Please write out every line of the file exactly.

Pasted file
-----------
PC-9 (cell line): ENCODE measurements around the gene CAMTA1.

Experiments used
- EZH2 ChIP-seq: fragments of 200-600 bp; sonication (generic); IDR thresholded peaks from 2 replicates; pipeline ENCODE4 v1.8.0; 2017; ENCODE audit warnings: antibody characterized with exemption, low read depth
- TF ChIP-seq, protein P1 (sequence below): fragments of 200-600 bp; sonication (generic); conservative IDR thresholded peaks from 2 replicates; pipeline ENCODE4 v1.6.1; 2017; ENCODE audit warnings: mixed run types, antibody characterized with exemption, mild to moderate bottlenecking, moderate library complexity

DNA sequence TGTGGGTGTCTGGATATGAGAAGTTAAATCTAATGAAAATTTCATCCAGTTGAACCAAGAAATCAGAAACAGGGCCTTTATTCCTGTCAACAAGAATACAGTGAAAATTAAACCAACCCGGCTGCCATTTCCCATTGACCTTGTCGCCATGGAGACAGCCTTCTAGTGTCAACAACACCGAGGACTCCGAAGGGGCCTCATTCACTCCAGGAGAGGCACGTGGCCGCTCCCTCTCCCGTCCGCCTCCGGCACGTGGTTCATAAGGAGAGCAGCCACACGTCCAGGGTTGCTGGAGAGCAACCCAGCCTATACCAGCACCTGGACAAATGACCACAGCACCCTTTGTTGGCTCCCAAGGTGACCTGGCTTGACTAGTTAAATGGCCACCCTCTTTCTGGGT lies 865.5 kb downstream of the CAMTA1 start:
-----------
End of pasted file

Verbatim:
PC-9 (cell line): ENCODE measurements around the gene CAMTA1.

Experiments used
- EZH2 ChIP-seq: fragments of 200-600 bp; sonication (generic); IDR thresholded peaks from 2 replicates; pipeline ENCODE4 v1.8.0; 2017; ENCODE audit warnings: antibody characterized with exemption, low read depth
- TF ChIP-seq, protein P1 (sequence below): fragments of 200-600 bp; sonication (generic); conservative IDR thresholded peaks from 2 replicates; pipeline ENCODE4 v1.6.1; 2017; ENCODE audit warnings: mixed run types, antibody characterized with exemption, mild to moderate bottlenecking, moderate library complexity

DNA sequence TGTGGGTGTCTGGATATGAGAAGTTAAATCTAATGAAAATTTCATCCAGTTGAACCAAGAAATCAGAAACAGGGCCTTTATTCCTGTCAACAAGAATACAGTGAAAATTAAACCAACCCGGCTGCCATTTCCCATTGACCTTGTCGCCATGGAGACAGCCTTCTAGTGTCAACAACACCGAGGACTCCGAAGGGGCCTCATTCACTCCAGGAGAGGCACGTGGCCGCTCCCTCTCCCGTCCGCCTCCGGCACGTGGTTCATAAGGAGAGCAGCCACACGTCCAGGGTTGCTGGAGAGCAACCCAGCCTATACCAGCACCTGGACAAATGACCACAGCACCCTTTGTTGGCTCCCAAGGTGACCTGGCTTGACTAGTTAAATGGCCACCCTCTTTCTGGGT lies 865.5 kb downstream of the CAMTA1 start: